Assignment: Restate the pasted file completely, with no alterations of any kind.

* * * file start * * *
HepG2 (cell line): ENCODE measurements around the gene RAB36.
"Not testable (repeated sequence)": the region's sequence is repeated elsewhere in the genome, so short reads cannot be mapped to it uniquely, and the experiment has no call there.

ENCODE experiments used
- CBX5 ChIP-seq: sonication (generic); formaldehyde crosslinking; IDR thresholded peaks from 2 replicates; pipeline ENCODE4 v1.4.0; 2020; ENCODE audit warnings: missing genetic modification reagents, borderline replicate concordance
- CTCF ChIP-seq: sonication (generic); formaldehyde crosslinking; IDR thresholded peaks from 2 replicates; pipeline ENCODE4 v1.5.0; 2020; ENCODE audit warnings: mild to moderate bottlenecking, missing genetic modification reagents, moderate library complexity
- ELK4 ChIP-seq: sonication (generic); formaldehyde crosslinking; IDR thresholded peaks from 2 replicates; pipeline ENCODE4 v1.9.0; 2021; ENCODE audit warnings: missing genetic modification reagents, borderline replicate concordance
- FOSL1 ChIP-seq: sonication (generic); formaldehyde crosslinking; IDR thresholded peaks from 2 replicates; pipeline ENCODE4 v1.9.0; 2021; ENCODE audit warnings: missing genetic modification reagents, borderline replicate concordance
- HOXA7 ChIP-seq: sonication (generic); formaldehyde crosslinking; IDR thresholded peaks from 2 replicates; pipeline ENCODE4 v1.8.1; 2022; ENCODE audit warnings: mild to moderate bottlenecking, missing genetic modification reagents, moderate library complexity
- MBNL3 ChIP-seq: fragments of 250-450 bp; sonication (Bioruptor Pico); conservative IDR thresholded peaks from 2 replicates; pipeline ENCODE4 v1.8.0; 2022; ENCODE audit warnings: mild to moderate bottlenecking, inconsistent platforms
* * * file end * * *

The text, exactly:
HepG2 (cell line): ENCODE measurements around the gene RAB36.
"Not testable (repeated sequence)": the region's sequence is repeated elsewhere in the genome, so short reads cannot be mapped to it uniquely, and the experiment has no call there.

ENCODE experiments used
- CBX5 ChIP-seq: sonication (generic); formaldehyde crosslinking; IDR thresholded peaks from 2 replicates; pipeline ENCODE4 v1.4.0; 2020; ENCODE audit warnings: missing genetic modification reagents, borderline replicate concordance
- CTCF ChIP-seq: sonication (generic); formaldehyde crosslinking; IDR thresholded peaks from 2 replicates; pipeline ENCODE4 v1.5.0; 2020; ENCODE audit warnings: mild to moderate bottlenecking, missing genetic modification reagents, moderate library complexity
- ELK4 ChIP-seq: sonication (generic); formaldehyde crosslinking; IDR thresholded peaks from 2 replicates; pipeline ENCODE4 v1.9.0; 2021; ENCODE audit warnings: missing genetic modification reagents, borderline replicate concordance
- FOSL1 ChIP-seq: sonication (generic); formaldehyde crosslinking; IDR thresholded peaks from 2 replicates; pipeline ENCODE4 v1.9.0; 2021; ENCODE audit warnings: missing genetic modification reagents, borderline replicate concordance
- HOXA7 ChIP-seq: sonication (generic); formaldehyde crosslinking; IDR thresholded peaks from 2 replicates; pipeline ENCODE4 v1.8.1; 2022; ENCODE audit warnings: mild to moderate bottlenecking, missing genetic modification reagents, moderate library complexity
- MBNL3 ChIP-seq: fragments of 250-450 bp; sonication (Bioruptor Pico); conservative IDR thresholded peaks from 2 replicates; pipeline ENCODE4 v1.8.0; 2022; ENCODE audit warnings: mild to moderate bottlenecking, inconsistent platforms